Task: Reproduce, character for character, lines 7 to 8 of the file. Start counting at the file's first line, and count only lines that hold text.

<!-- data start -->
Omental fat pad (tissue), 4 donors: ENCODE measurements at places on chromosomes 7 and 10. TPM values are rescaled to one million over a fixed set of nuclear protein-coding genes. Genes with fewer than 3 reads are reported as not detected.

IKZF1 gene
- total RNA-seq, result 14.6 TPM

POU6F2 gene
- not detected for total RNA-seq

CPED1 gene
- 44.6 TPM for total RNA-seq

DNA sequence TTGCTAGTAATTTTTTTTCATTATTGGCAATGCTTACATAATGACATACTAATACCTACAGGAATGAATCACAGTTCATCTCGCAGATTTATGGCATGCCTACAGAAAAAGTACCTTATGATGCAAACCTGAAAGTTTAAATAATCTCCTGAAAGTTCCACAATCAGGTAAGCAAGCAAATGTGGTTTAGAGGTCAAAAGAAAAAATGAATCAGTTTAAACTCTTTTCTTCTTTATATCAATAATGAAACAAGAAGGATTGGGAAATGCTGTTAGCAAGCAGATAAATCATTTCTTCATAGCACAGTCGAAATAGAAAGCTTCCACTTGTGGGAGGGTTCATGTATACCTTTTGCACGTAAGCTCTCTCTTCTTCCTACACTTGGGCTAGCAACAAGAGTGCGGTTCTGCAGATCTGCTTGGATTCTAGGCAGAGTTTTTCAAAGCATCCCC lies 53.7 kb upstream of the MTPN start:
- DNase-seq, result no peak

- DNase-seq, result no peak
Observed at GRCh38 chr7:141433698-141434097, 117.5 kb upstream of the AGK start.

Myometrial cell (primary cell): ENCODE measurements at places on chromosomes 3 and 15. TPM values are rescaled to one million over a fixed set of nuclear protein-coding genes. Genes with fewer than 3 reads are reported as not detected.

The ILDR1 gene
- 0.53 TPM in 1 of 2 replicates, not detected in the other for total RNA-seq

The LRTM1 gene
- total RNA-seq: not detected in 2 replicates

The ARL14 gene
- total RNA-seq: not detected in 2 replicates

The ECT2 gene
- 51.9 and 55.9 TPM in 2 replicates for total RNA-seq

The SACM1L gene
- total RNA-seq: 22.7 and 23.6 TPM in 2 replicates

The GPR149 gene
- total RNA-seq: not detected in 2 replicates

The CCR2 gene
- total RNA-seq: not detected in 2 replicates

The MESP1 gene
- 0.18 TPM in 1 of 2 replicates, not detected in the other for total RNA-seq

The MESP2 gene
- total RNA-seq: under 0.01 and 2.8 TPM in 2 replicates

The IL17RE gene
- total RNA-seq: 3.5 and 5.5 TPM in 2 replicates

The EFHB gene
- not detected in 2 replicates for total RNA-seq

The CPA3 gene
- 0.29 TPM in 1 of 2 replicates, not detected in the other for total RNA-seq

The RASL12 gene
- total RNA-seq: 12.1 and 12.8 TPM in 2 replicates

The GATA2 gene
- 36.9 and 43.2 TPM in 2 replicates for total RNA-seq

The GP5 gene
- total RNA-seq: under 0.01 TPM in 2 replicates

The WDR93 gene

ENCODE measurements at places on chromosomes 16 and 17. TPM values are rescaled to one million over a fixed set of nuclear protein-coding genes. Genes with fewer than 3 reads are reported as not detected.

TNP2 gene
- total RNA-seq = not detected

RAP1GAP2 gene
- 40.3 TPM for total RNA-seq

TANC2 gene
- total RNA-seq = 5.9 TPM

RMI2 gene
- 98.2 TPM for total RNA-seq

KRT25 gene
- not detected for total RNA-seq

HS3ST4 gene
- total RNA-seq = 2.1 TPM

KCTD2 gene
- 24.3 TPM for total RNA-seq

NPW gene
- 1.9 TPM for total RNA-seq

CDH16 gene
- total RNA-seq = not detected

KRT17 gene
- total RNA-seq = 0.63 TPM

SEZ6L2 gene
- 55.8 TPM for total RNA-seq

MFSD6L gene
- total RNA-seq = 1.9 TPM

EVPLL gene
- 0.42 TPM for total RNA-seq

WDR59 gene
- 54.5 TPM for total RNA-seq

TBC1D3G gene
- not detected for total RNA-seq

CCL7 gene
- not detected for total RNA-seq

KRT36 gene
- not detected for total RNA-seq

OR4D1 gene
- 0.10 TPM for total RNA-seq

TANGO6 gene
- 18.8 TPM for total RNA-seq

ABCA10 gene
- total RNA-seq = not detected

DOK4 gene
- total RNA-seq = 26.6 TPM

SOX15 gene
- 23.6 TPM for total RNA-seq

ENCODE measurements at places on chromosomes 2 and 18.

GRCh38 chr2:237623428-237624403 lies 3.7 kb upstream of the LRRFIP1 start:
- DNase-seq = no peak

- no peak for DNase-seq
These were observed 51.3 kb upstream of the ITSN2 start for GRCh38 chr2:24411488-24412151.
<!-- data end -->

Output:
- 44.6 TPM for total RNA-seq

DNA sequence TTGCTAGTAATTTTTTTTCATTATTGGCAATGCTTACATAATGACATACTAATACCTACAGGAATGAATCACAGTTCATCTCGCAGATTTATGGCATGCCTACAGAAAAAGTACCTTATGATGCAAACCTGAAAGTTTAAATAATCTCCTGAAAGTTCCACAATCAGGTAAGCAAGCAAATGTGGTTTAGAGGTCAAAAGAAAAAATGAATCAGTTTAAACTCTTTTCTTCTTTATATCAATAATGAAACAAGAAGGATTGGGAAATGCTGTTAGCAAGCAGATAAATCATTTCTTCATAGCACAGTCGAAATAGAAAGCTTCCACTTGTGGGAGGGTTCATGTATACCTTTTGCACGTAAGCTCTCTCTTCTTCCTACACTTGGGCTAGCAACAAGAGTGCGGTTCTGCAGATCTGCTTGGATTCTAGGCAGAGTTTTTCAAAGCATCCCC lies 53.7 kb upstream of the MTPN start: